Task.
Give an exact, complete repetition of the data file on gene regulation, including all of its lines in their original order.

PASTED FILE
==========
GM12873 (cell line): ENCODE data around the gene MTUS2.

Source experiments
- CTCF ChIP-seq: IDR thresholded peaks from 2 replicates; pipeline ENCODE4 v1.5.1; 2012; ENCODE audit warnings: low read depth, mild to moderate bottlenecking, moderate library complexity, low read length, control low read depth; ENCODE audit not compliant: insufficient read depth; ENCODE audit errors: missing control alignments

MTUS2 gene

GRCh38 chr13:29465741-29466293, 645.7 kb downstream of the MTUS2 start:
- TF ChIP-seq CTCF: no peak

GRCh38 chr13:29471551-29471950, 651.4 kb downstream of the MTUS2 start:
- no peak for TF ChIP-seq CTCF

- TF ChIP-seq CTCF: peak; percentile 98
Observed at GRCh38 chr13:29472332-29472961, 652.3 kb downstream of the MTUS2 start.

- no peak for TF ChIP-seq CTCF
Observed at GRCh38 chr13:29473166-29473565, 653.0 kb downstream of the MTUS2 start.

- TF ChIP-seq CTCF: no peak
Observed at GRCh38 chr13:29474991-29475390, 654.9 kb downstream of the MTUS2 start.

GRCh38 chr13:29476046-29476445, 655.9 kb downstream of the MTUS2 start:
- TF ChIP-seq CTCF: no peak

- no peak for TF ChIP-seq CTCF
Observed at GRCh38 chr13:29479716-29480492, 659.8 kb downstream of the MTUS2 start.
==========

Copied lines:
GM12873 (cell line): ENCODE data around the gene MTUS2.

Source experiments
- CTCF ChIP-seq: IDR thresholded peaks from 2 replicates; pipeline ENCODE4 v1.5.1; 2012; ENCODE audit warnings: low read depth, mild to moderate bottlenecking, moderate library complexity, low read length, control low read depth; ENCODE audit not compliant: insufficient read depth; ENCODE audit errors: missing control alignments

MTUS2 gene

GRCh38 chr13:29465741-29466293, 645.7 kb downstream of the MTUS2 start:
- TF ChIP-seq CTCF: no peak

GRCh38 chr13:29471551-29471950, 651.4 kb downstream of the MTUS2 start:
- no peak for TF ChIP-seq CTCF

- TF ChIP-seq CTCF: peak; percentile 98
Observed at GRCh38 chr13:29472332-29472961, 652.3 kb downstream of the MTUS2 start.

- no peak for TF ChIP-seq CTCF
Observed at GRCh38 chr13:29473166-29473565, 653.0 kb downstream of the MTUS2 start.

- TF ChIP-seq CTCF: no peak
Observed at GRCh38 chr13:29474991-29475390, 654.9 kb downstream of the MTUS2 start.

GRCh38 chr13:29476046-29476445, 655.9 kb downstream of the MTUS2 start:
- TF ChIP-seq CTCF: no peak

- no peak for TF ChIP-seq CTCF
Observed at GRCh38 chr13:29479716-29480492, 659.8 kb downstream of the MTUS2 start.